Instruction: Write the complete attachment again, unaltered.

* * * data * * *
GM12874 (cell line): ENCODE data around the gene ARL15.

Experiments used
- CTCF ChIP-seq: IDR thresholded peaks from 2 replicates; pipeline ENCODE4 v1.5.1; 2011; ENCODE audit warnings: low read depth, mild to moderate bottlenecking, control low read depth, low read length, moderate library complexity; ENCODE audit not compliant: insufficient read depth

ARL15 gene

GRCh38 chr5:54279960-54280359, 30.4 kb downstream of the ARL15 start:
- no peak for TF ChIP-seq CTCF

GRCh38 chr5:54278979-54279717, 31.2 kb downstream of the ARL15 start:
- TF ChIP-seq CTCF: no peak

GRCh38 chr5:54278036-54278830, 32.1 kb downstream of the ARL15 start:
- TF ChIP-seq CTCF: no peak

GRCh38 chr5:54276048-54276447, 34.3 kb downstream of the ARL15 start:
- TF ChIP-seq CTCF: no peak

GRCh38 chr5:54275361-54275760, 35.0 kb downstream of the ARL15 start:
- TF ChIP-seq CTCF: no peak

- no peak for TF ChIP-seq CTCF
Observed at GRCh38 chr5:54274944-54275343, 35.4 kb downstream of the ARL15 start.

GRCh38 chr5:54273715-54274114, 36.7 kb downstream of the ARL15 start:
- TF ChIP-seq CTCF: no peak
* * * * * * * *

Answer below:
GM12874 (cell line): ENCODE data around the gene ARL15.

Experiments used
- CTCF ChIP-seq: IDR thresholded peaks from 2 replicates; pipeline ENCODE4 v1.5.1; 2011; ENCODE audit warnings: low read depth, mild to moderate bottlenecking, control low read depth, low read length, moderate library complexity; ENCODE audit not compliant: insufficient read depth

ARL15 gene

GRCh38 chr5:54279960-54280359, 30.4 kb downstream of the ARL15 start:
- no peak for TF ChIP-seq CTCF

GRCh38 chr5:54278979-54279717, 31.2 kb downstream of the ARL15 start:
- TF ChIP-seq CTCF: no peak

GRCh38 chr5:54278036-54278830, 32.1 kb downstream of the ARL15 start:
- TF ChIP-seq CTCF: no peak

GRCh38 chr5:54276048-54276447, 34.3 kb downstream of the ARL15 start:
- TF ChIP-seq CTCF: no peak

GRCh38 chr5:54275361-54275760, 35.0 kb downstream of the ARL15 start:
- TF ChIP-seq CTCF: no peak

- no peak for TF ChIP-seq CTCF
Observed at GRCh38 chr5:54274944-54275343, 35.4 kb downstream of the ARL15 start.

GRCh38 chr5:54273715-54274114, 36.7 kb downstream of the ARL15 start:
- TF ChIP-seq CTCF: no peak